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Model-Based Design in the MATLAB Desktop

In honor of our newest blog, Seth on Simulink, I’m dedicating this week to some useful features for Model Based Design in the MATLAB desktop.

The following is a survey of the various tools that come with MATLAB (available to everybody, depending on release), and how they can be used in a Simulink-based workflow. I’ve broken up the tools into two categories: those used for model setup, and those used for data analysis.

Tools for setting up/running your model include the MATLAB Editor, the EML Editor, Path Tool, and the File and Directory Comparisons.

The MATLAB Editor
If you’ve been following this blog for awhile, you might know that the MATLAB editor understands C and TLC files, provides indenting, as well as brace-matching and syntax highlighting for these languages. This allows you to write or edit S-Functions and TLC scripts without having to switch out of MATLAB.

The MATLAB Editor is also useful for writing model callbacks (I find it easier to debug whole M-files instead of trying to squeeze complicated code into the little box in the block properties). And of course, it’s great for writing test programs, sl_customization.m files, and data analysis scripts.

The Embedded MATLAB (EML) Editor

The EML editor (opened when by double-clicking an EML block) is built on top of the regular MATLAB editor, providing all the nice M-file features, plus information related to the execution and building of a Simulink model. In particular it has toolbars for configuring the data ports and building the model.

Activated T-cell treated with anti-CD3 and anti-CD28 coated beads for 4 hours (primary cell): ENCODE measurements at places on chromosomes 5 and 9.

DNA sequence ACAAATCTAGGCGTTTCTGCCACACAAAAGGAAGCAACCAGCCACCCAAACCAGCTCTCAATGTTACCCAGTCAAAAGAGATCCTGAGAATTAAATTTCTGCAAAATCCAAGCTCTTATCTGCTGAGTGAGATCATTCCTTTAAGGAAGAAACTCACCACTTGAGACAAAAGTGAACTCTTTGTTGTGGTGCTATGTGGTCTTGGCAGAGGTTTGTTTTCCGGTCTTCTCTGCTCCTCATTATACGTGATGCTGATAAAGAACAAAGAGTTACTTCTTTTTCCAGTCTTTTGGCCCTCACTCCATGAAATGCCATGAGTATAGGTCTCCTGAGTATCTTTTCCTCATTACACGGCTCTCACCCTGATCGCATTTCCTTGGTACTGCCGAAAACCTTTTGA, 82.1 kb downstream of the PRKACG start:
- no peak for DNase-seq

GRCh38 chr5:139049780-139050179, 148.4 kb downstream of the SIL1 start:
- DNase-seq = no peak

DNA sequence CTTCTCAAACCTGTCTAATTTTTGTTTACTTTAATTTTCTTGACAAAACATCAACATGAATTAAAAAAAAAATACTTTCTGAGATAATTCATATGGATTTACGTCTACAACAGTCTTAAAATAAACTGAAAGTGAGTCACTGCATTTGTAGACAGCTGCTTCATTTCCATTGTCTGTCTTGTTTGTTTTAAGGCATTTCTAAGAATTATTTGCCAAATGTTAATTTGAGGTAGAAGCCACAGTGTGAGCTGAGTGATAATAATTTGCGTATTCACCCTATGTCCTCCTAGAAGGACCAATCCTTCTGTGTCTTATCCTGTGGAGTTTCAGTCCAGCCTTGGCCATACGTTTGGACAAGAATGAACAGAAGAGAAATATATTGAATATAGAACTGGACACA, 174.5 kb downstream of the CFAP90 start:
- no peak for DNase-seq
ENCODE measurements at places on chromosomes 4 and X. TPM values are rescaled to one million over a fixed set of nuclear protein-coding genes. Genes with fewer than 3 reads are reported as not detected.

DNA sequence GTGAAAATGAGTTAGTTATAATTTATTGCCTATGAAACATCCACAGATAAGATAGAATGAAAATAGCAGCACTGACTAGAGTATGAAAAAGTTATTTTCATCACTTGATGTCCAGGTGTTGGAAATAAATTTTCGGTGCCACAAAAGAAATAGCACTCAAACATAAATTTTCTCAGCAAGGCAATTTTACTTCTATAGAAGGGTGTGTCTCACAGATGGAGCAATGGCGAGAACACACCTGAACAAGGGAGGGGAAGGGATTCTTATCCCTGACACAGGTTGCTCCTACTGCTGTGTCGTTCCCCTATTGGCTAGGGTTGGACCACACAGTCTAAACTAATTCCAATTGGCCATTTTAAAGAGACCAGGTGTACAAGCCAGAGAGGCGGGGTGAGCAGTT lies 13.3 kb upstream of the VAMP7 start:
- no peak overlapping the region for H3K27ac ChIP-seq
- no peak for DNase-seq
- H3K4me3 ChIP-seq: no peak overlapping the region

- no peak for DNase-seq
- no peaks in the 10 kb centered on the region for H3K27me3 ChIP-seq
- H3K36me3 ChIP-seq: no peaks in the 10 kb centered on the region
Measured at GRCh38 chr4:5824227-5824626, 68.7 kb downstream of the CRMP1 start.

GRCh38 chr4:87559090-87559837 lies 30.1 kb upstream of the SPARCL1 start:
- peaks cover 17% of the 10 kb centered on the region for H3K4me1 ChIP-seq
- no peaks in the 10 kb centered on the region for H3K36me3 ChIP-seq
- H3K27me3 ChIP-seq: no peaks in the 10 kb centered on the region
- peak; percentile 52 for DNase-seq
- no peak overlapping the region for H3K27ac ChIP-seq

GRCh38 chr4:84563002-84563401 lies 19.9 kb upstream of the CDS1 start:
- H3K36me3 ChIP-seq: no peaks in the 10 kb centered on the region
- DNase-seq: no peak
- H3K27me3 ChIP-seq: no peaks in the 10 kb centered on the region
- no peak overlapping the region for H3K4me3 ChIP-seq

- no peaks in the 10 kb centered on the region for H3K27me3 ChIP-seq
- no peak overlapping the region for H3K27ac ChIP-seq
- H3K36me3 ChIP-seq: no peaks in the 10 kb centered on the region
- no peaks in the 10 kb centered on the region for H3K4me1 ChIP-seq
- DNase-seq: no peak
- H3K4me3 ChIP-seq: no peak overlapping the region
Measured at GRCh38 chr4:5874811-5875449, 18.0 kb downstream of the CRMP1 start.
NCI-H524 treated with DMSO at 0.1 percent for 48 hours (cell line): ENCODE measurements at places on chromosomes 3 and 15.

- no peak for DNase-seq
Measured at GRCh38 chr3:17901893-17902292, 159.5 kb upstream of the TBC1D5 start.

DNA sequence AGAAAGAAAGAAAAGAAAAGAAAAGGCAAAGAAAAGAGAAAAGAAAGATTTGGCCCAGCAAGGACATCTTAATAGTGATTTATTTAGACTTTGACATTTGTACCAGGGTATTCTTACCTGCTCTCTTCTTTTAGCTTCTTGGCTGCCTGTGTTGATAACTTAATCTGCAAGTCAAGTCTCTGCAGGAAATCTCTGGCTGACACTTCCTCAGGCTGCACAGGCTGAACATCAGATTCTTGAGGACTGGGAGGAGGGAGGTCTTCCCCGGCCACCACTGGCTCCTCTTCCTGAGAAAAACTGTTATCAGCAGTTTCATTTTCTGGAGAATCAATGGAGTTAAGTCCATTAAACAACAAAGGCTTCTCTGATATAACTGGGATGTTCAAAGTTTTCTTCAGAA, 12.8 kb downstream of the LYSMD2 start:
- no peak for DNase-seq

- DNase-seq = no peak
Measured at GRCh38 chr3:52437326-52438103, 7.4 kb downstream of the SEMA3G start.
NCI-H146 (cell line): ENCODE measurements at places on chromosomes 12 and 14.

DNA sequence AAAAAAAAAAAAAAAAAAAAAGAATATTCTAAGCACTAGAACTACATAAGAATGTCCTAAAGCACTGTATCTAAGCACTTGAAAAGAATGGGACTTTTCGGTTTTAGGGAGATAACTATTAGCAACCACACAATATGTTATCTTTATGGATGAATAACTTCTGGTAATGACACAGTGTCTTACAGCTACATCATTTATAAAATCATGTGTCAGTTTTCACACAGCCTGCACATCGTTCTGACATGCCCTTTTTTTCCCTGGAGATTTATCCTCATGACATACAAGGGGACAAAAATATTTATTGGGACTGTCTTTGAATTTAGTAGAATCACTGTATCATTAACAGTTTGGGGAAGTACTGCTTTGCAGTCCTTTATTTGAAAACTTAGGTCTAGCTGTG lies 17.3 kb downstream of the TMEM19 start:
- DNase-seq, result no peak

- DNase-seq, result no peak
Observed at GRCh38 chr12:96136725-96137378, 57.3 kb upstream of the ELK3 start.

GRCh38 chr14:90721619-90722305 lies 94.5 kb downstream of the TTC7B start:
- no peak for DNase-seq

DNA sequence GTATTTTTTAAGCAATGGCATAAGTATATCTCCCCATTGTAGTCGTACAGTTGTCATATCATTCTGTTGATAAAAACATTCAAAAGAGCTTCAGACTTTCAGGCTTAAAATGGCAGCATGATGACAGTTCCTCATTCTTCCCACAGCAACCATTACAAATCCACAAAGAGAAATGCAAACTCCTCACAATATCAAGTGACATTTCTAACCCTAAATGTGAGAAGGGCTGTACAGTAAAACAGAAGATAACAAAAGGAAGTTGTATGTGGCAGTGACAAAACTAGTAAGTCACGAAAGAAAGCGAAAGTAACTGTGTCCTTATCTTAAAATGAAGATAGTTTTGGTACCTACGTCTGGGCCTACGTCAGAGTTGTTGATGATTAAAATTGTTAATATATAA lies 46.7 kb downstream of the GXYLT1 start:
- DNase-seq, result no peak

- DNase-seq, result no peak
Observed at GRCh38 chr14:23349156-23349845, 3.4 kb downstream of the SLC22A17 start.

The Path Tool

The pathtool (File -> Set Path…) is a GUI for managing your MATLAB path. My Simulink projects tend to have a more complicated directory structure than my MATLAB projects. This is usually due to managing several libraries in addition to my model, its callbacks, and all my test and model advisor files. I find this GUI helpful for moving directories up and down the path, as well as making sure I have everything I need.


MATLAB shortcuts on the main toolbar are useful to do each of the following addpath related tasks: set up your library, load common parameter values into the workspace, move generated code, or launch external utilities with the system command. We’ve even provided you with the Simulink icon to mark such shortcuts.


Those were some of the tools available for creating models – the following three items are tools for analyzing the results of running a model or the results of generating code from Real-Time Workshop.

File and Directory Comparisons

The comparison tool is great for looking at differences between runs of rapid simulations (RSIM). Outputs of these simulations (either output blocks, logged signals, or To File blocks) are saved as MAT files between runs and can be compared using the comparison tool (updated in R2008a, to support comparing MAT files without having to load them into the workspace).

You can also use the tool to compare generated code files. Want to quickly see how the generated code changes if you tweak a subsystem option, or data type? Generate the code, change, and regenerate into a new location (be sure to just generate and not generate and build–you still get the code, but it takes longer). In fact, the R2008a version of the tool lets you start off by comparing directories and then drilling down into individual files.

F&D Comparisons
A comparison of sf_engine.c after changing the Engine subsystem of the sf_car demo to a reusable function.

Time Series Tool

The Time Series Tool (tstool) is useful for plotting, and manipulating time-series data, such as those generated by signal logging. This GUI provides actions for quickly plotting and filtering statistical information. In the following screen shot, I’ve logged the x1 and x2 signals of the vdp demo model and loaded them into the timeseries tool after running the model with the command: tstool(logsout).

Variable Editor

The variable editor is useful for editing complicated arrays of data, such as filter coefficients, look-up table data, or index selectors.


Making full use of Simulink requires generating MATLAB code and data, which you can interact with using your favorite Desktop tools. Let us know what else you think is handy for model-based design in MATLAB

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